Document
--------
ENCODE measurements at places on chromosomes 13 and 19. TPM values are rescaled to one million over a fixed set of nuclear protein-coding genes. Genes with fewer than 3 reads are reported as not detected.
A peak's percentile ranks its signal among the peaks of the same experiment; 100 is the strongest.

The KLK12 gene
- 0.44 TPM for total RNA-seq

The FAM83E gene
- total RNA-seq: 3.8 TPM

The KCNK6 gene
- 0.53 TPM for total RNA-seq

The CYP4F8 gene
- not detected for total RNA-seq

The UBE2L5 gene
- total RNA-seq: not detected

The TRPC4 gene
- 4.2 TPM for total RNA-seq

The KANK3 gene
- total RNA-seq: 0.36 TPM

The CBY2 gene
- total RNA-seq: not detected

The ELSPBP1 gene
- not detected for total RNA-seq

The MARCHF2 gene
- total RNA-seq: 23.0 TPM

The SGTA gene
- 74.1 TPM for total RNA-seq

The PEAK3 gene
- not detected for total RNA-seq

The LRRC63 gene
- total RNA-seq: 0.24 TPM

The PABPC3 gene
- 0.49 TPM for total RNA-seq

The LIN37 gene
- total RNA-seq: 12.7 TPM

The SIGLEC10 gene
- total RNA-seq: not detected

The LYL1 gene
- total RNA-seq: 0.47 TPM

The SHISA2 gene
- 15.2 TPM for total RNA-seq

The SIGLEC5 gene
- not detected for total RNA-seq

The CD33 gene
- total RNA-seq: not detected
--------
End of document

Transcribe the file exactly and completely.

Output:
ENCODE measurements at places on chromosomes 13 and 19. TPM values are rescaled to one million over a fixed set of nuclear protein-coding genes. Genes with fewer than 3 reads are reported as not detected.
A peak's percentile ranks its signal among the peaks of the same experiment; 100 is the strongest.

The KLK12 gene
- 0.44 TPM for total RNA-seq

The FAM83E gene
- total RNA-seq: 3.8 TPM

The KCNK6 gene
- 0.53 TPM for total RNA-seq

The CYP4F8 gene
- not detected for total RNA-seq

The UBE2L5 gene
- total RNA-seq: not detected

The TRPC4 gene
- 4.2 TPM for total RNA-seq

The KANK3 gene
- total RNA-seq: 0.36 TPM

The CBY2 gene
- total RNA-seq: not detected

The ELSPBP1 gene
- not detected for total RNA-seq

The MARCHF2 gene
- total RNA-seq: 23.0 TPM

The SGTA gene
- 74.1 TPM for total RNA-seq

The PEAK3 gene
- not detected for total RNA-seq

The LRRC63 gene
- total RNA-seq: 0.24 TPM

The PABPC3 gene
- 0.49 TPM for total RNA-seq

The LIN37 gene
- total RNA-seq: 12.7 TPM

The SIGLEC10 gene
- total RNA-seq: not detected

The LYL1 gene
- total RNA-seq: 0.47 TPM

The SHISA2 gene
- 15.2 TPM for total RNA-seq

The SIGLEC5 gene
- not detected for total RNA-seq

The CD33 gene
- total RNA-seq: not detected